Phi Beta Kappa
- Existence: 1892-09-07
The Delta Chapter of Phi Beta Kappa at Tufts University was organized on September 7, 1892.
The Delta Chapter of Phi Beta Kappa (PBK), a national honorary society, was chartered on September 7, 1892, 1892 through the efforts of Thomas Wentworth Higginson, President of the United Chapters, Professor William R. Shipman, a member of the society at Middlebury College and the first librarian at Tufts, and Professor Frank Pierrepont Graves, a professor of classics while at Tufts and a member of the society at Columbia University - the year before the original chapter at the College of William and Mary was reactivated. The Tufts chapter was the fourth in the state to be established, and hence the designation "Delta." Nationally, women were first admitted to Phi Beta Kappa in 1875. Among the first cohort of women studying at Tufts, two were initiated into Phi Beta Kappa in 1896; there were a total of six initiates that year.
The PBK Executive Board of Delta Chapter at Tufts University elects students in the spring who show academic excellence in a wide array of disciplines, as well as intellectual commitment, originality and achievement in a particular area, and the quality of mind characteristic of a true scholar.
Phi Beta Kappa was founded on December 5, 1776, at the College of William and Mary. Since then, Phi Beta Kappa has evolved to become the nation's leading advocate for the liberal arts and sciences at the undergraduate level. Phi Beta Kappa elects over 15,000 new members a year from 280 chapters across the United States.
On December 5, 1776, a group of young men at the College of William and Mary in Williamsburg, Virginia met to create a secret society, Phi Beta Kappa, at once intellectual and social in purpose. They held their first meetings in the Apollo Room of the Raleigh Tavern, the same room in which Patrick Henry, in 1774, called for the creation of a Continental Congress to resist British policy. In their clandestine meetings, the members seriously debated a host of questions such as, "Whether a wise state hath any interest nearer at heart than the education of the Youth." Soon afterward, the establishment of chapters at Yale and Harvard insured that Phi Beta Kappa would survive the arrival of General Cornwallis's troops at Williamsburg. Over the years, as more chapters came into existence, the organization evolved into an honor society, intended to recognize academic excellence and intellectual achievement. A national organization was created in 1883, now located in Washington, D.C., to bring together the scattered chapters into some uniformity. The Society now has over 500,000 living members elected over the years by the 280 chapters at colleges and universities throughout the country (electing over 15,000 new members a year).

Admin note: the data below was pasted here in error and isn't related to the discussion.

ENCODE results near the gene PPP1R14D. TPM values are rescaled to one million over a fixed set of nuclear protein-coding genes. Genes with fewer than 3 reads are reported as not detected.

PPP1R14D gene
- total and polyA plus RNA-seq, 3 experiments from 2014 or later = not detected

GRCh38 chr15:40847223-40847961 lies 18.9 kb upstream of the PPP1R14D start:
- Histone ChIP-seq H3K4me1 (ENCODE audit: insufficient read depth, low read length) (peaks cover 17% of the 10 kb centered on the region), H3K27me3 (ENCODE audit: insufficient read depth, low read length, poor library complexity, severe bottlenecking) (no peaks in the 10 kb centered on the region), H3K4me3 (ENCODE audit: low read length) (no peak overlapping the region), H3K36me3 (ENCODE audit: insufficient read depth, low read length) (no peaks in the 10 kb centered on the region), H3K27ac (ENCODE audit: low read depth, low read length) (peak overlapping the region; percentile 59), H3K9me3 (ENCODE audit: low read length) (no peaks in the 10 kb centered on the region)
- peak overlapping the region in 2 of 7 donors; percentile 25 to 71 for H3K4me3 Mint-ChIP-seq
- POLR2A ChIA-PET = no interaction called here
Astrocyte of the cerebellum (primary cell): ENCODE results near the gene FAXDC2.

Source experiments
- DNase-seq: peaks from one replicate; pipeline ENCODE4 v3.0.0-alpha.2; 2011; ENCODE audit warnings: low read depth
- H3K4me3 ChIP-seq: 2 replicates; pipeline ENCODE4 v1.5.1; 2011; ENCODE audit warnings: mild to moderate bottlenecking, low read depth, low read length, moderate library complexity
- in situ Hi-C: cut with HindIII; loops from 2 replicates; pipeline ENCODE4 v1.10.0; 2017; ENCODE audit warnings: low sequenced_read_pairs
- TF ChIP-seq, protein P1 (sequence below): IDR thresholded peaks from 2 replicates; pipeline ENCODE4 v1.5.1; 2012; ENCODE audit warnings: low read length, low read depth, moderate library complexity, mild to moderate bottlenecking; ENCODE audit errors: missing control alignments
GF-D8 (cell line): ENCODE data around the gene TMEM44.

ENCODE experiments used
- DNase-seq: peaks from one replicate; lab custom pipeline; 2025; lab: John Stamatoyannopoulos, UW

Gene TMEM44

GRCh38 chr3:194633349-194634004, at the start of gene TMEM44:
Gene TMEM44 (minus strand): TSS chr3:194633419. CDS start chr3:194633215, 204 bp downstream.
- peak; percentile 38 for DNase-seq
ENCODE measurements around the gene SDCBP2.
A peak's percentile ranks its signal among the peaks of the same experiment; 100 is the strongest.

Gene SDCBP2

Found in 31 Collections and/or Records:
(left to right) Raymond G. Ockert and Robert W. Meserve; Photographic History of Tufts College: Vol. 47, Box No. 47, Pg. 4.
This collection document the activities of the Delta Chapter of Phi Beta Kappa (PBK) at Tufts University and consists of artifacts, the membership card catalog (up until 1978), and subject files. Significant topics in this collection include the recruitment and initiation of new Tufts University Phi Beta Kappa members.